- Subject: Local Paper
- From: George Sheridan <learn@JPS.NET>
- Date: Wed, 16 Jan 2002 22:08:27 -0800
- Comments: To: firstname.lastname@example.org
- Reply-to: Assessment Reform Network Mailing List <ARN-L@LISTS.CUA.EDU>
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A column from the Auburn Journal, the leading paper in the county seat of
January 14, 2002
One-size-fits-all approach doesn't work for schools
by Dennis Clifford
Your boss is calling a special meeting to announce that he has come up with
an answer to his problem of falling short of his personal business goals.
You will now be required to take a standardized test designed by people who
know little or nothing about your job and its unique requirements. You
should be particularly excited about the realization that finally your
performance will be compared to everyone who works in your industry without
regard to your particular circumstances.
One of the good things is that you will be given a copy of the test so you
can understand what is expected of you. At the same meeting the boss says
he does want you to attempt to perform to the test but just proceed with
your job as usual.
Not to worry though because we are going to require that every political
bureaucrat, from school trustee to the president of the United States take
a standardized test as well. Just think of it, all our problems will be
solved at last.
Yes, I am standing on my soapbox again. Since President Bush signed his
bill calling for all states to take standardized tests, my penchant for a
quality education process was aroused. Once again we have a case where
legislators are attempting to dictate to classroom teachers without talking
to the teachers first.
I understand that state boards of education probably have had their input
but that, in my estimation, only compounds the problem. One of my fellow
school board trustees, Carl Wagner, placed emphasis on what is really
important in the education of children. He said on many occasions that, ?We
do not need trustees, or administrators, or buildings, or even books. The
one thing necessary, is the teacher.?
Standardized tests are, supposedly, the easy answer to a very complex
problem. The process of education is constantly under stress from every
quarter. One model, standard, or gauge of mental accumulation of knowledge
is to be used to determine whether or not a teacher is doing his or her
job. Why shouldn't we all be subject to this type of yardstick? How can we
believe that a one-size-fits-all evaluation provides a reliable source of
Can anyone remember when our children were being compared to Japanese
children in the education process? Everything we did was wrong and they
were right. We had a Japanese exchange student, Yasko, in our home for a
year and she gave us an interesting picture of schooling in Japan.
She told us that she went to regular school six days a week and then went
to English language school five days a week as well. It should be no
surprise that they were beating us so bad, they had an 11-day week to work
with. Our poor kids only had seven days a week and then they only went to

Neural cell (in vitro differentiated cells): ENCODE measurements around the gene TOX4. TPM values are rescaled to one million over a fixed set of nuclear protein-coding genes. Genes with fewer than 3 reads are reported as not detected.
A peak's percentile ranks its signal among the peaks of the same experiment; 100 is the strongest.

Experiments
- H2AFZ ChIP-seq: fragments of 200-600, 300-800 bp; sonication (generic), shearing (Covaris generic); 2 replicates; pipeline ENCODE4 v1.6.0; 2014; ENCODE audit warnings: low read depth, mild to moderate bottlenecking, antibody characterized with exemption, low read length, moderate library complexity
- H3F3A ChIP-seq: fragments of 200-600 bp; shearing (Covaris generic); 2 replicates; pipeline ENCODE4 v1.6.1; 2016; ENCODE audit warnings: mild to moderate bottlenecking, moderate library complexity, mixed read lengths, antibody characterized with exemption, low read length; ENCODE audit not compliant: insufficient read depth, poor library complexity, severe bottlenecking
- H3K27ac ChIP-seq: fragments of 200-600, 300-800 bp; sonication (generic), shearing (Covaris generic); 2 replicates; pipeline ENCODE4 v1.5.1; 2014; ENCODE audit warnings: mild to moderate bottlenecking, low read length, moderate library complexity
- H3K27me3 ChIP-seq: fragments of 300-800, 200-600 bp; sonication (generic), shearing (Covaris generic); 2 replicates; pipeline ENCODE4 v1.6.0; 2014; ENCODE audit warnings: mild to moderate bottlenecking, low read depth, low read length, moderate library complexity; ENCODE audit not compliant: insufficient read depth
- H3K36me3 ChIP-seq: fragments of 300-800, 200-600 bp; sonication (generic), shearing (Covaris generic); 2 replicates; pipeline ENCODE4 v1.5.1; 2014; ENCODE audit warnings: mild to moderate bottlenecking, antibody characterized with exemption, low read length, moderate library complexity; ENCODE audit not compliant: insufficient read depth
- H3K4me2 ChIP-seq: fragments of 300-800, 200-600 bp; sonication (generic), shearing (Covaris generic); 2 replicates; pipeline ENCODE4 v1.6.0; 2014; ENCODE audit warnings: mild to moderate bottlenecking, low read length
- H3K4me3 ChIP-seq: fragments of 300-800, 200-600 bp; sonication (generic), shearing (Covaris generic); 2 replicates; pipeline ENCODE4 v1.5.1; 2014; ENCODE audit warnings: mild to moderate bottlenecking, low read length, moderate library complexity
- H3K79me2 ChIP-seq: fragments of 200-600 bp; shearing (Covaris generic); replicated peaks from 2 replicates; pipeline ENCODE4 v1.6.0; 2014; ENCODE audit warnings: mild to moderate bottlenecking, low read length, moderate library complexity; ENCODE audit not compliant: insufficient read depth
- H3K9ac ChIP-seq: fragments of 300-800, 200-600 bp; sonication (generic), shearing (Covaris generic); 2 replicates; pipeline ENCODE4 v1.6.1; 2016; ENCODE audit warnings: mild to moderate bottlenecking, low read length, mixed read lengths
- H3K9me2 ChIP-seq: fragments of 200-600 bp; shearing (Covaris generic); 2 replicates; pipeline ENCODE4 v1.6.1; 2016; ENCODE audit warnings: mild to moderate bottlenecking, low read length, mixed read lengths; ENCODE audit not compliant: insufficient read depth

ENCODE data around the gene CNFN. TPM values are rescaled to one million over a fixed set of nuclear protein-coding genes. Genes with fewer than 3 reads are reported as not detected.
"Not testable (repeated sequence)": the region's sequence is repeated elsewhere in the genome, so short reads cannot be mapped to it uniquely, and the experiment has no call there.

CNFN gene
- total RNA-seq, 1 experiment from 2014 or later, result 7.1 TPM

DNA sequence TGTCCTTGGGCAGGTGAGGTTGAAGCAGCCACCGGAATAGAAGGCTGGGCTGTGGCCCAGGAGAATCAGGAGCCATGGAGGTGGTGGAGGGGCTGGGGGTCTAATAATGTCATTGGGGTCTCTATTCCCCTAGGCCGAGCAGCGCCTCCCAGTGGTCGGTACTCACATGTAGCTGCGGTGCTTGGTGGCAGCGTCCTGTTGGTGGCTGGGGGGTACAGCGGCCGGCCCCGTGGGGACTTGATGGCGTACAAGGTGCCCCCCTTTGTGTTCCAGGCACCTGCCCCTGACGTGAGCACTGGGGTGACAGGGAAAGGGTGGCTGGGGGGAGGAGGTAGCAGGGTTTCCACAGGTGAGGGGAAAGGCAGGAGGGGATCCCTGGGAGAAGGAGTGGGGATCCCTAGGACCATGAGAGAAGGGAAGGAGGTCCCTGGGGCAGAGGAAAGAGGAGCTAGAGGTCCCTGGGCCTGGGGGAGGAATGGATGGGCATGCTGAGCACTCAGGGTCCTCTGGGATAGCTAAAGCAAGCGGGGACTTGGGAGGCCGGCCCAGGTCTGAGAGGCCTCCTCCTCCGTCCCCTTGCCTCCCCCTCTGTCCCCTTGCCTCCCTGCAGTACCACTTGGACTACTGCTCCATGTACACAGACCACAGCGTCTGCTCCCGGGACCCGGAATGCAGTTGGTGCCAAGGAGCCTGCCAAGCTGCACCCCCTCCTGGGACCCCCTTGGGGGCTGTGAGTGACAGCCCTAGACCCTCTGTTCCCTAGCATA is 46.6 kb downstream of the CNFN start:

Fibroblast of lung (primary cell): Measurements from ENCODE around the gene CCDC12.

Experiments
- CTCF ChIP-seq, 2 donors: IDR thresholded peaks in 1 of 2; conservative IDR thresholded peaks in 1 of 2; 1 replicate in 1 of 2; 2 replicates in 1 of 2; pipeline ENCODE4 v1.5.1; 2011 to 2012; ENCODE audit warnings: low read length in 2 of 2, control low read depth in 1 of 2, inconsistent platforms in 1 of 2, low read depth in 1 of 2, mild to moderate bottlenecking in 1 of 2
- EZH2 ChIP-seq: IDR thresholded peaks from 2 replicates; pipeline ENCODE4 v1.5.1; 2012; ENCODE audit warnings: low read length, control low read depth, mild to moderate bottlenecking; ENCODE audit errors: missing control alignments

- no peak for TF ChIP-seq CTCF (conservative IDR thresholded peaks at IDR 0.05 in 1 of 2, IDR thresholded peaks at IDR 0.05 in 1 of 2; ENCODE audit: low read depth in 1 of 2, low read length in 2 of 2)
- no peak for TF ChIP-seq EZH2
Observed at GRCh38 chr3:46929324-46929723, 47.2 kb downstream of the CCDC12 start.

school five of them. Obviously, Yasko attended two schools on most days.
She did tell us that the Japanese did not provide a scholastic education
for every child in Japan. They offered trade schools and for some children
they provided little or no education at all. She told us many of the
children of Philippine emigrant workers would not receive any schooling.
Why do we not hear any more discussion of the Japanese model of education?
It is because it has not lived up to its promise that they would take over
Americans, for the most part, believe that every individual child should
receive the best education possible. And yet we fail to allow teachers to
teach. We need to de-politicize the teaching process.
We need to get the politicians out of the classroom and back into an
environment where they are more comfortable ? at a restaurant with their
favorite lobbyist. I don't know but I am going to research to see how many
state legislators were classroom teachers before they surrendered
themselves for our best children?s interests. I think the lawyers still
have an edge in the legislature.
I wonder how First Lady, Laura Bush, feels about standardized testing,
since she was a teacher? President Bush is obviously listening to somebody
but is it the person best able to tell him what is going on, the classroom
I was a school board member for 13 years and I always found it challenging
that the state Board of Education would convince the Legislature to develop
a new process or program every couple of years. Then they would force local
boards to implement it in the schools. This was usually the result of the
latest testing results. Never mind that we were still in the process of
implementing the third year of their last great reform.
We need to declare a moratorium on any law regarding educational process
for a period of at least five years ? a sort of cooling-off period that
will allow classroom environments to stabilize.
Then we need to develop a radical new approach ? listen to our teachers.
Talk to the persons closest to the process. Most important, we shouldn't
allow the results to be filtered through the state school board.
Incorporate parental input and even talk to students for they might have
something worthwhile to say.
Too many cooks spoil the broth and that can be a real problem. Education
should not be a political football as it is too serious a game to lose. We
need to stop the education game and give our children our very best.
You might even say, our future depends on it.
Dennis Clifford?s column appears in the Auburn Journal on Tuesdays.
1030 High Street · P.O. Box 5910
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